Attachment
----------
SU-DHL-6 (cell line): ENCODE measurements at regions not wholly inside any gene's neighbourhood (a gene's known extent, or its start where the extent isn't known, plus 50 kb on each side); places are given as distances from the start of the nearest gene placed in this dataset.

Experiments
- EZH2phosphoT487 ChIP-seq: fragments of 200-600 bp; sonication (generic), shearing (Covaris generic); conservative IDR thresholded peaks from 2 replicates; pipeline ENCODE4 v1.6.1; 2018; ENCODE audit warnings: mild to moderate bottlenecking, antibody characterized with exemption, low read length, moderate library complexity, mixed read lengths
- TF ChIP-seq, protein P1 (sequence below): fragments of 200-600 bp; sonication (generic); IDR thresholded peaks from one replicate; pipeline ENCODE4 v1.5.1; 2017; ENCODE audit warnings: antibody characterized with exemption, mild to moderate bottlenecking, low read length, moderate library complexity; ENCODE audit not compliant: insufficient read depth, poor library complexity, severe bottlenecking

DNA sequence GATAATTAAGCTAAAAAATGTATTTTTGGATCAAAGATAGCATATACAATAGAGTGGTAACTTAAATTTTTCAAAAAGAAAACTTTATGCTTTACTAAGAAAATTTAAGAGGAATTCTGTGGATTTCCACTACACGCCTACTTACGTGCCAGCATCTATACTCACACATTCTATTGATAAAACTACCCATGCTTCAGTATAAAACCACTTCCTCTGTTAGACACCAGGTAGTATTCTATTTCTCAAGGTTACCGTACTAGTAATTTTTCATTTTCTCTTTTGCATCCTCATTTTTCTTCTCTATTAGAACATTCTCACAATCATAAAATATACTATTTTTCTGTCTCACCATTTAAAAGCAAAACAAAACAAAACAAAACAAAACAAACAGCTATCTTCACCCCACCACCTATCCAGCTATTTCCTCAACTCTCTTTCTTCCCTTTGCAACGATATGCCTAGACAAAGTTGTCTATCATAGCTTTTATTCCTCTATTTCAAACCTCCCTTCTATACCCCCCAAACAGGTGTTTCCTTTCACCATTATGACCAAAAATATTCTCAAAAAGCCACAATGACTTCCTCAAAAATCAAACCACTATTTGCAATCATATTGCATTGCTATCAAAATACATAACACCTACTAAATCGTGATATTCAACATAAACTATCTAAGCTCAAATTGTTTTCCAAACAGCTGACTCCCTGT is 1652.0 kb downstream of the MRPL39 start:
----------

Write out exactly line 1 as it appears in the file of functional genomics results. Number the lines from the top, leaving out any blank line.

SU-DHL-6 (cell line): ENCODE measurements at regions not wholly inside any gene's neighbourhood (a gene's known extent, or its start where the extent isn't known, plus 50 kb on each side); places are given as distances from the start of the nearest gene placed in this dataset.